The US-backed Syrian Democratic Forces' victory in the remote riverside village of Baghouz, where IS made its last stand, capped a six-month operation against the final remnants of IS-controlled territory that once stretched across a vast swathe of Iraq and Syria, with seven million people in its sway.
"We will remain vigilant... until it is finally defeated wherever it operates," Trump said of IS in a statement.
"The United States will defend American interests whenever and wherever necessary. We will continue to work with our partners and allies to totally crush radical Islamic terrorists."
Trump also had a warning for youths who can easily be swayed.
"To all of the young people on the internet believing in ISIS's Propaganda, you will be dead if you join. Think instead about having a great life," he said, using an alternative acronym for the jihadist movement.
Acting US Defense Secretary Patrick Shanahan welcomed the "critical milestone," but warned that "our work is far from complete."
"We will continue our work with the global coalition to deny ISIS safe haven anywhere in the world," he said.
"We remain committed to ISIS's enduring defeat and we are confident that we will prevail."
Chairman of the Joint Chiefs of Staff General Joseph Dunford, Jr added that "the US military remains committed to working closely with our Coalition and regional partners to ensure the lasting defeat of ISIS."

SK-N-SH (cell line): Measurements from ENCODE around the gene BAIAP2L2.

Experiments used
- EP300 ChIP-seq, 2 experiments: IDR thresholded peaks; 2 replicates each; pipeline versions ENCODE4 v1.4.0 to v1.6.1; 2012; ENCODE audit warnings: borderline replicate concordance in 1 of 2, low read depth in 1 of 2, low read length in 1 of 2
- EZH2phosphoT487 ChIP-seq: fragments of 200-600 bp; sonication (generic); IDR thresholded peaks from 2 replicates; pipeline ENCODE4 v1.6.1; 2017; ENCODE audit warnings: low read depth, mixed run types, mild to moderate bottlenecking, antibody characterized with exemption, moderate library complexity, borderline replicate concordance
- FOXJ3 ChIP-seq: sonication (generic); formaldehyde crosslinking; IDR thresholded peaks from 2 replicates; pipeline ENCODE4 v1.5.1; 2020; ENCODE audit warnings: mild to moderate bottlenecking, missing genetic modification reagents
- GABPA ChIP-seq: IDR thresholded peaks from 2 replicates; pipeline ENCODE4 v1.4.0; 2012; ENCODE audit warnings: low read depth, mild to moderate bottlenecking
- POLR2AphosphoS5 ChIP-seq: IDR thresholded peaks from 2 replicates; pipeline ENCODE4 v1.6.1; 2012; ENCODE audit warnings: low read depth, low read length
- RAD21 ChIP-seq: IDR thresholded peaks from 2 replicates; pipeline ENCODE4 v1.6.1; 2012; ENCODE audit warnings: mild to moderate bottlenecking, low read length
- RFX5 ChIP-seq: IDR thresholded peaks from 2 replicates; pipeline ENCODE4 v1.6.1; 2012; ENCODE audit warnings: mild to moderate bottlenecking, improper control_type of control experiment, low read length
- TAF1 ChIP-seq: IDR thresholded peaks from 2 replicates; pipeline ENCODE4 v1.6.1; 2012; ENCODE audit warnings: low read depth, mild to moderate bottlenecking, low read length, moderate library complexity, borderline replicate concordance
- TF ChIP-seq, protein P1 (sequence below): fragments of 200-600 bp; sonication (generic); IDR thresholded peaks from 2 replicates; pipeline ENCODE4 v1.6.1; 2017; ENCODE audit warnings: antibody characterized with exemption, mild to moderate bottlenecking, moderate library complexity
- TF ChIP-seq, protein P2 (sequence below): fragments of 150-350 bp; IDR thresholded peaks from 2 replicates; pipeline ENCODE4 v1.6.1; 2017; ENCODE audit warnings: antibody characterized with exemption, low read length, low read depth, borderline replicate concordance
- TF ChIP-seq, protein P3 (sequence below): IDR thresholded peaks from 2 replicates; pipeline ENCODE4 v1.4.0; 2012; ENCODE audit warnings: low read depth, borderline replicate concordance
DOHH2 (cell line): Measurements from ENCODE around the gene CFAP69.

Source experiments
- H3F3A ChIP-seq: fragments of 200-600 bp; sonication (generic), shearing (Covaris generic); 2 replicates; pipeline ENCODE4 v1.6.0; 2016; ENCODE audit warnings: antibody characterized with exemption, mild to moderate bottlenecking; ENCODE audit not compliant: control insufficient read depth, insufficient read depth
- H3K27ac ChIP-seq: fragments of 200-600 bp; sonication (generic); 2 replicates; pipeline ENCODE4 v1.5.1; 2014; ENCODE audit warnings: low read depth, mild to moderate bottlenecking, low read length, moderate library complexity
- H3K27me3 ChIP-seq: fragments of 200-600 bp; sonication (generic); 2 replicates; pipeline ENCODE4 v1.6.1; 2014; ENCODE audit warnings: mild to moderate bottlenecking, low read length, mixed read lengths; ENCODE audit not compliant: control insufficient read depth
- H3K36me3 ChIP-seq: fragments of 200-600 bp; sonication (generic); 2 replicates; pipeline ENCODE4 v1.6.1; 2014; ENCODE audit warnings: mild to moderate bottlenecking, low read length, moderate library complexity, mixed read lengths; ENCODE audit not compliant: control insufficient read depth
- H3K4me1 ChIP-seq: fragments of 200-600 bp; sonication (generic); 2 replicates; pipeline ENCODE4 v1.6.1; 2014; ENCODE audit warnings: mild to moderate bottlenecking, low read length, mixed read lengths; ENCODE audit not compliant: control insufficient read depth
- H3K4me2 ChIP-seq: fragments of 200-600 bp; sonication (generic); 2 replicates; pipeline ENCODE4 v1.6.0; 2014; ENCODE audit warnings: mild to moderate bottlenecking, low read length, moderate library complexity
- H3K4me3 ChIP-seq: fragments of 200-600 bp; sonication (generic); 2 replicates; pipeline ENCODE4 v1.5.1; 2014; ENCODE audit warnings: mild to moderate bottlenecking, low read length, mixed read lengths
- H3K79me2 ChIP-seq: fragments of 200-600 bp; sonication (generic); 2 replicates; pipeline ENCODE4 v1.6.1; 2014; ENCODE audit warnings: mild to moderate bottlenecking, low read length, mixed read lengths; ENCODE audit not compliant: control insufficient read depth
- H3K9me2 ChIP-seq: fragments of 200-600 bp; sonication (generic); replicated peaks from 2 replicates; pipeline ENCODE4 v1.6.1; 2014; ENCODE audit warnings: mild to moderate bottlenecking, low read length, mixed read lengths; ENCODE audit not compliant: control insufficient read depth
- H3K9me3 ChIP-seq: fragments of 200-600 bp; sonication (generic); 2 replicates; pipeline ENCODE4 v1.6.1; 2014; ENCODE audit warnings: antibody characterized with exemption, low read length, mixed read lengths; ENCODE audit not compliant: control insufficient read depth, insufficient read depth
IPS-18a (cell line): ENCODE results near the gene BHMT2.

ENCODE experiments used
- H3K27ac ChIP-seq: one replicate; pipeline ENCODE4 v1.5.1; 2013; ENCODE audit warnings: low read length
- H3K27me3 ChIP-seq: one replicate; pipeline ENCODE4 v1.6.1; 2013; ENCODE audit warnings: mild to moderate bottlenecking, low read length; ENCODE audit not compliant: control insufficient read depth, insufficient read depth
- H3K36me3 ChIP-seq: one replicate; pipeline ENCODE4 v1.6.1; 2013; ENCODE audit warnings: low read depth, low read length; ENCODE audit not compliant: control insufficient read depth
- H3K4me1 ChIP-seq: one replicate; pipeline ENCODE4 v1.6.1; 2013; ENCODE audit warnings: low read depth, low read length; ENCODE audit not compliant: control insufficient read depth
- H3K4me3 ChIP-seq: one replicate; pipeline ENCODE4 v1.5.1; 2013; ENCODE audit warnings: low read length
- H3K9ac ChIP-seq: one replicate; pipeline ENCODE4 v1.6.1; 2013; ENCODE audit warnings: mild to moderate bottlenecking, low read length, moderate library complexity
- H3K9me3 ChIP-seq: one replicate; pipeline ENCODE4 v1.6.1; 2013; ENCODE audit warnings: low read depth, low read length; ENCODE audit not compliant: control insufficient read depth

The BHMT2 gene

The jihadists retain a presence in eastern Syria's vast Badia desert and various other hideouts from which they could wage the kind of deadly guerrilla insurgency that accompanied the rise of IS.
While the geographic caliphate has been dismantled, analysts warn remnants of the group can melt back into the population while seeking to convert others to their ideology.
The sanctioned individuals include people who work with the Shahid Karimi Group, which the Treasury Department said focused on missile and explosives projects for SPND, and the Shahid Chamran Group, which researches electromagnetics and wave generation.
The US official said that the SPND was still in place and headed by Mohsen Fakhrizadeh, a physicist identified by US and Israeli intelligence as the aspiring father of Iran's nuclear bomb.
"It's as if some evil version of Robert Oppenheimer had been kept in charge of keeping the Manhattan Project crew together years afterwards," the official said, referring to the founder of the US nuclear program in World War II.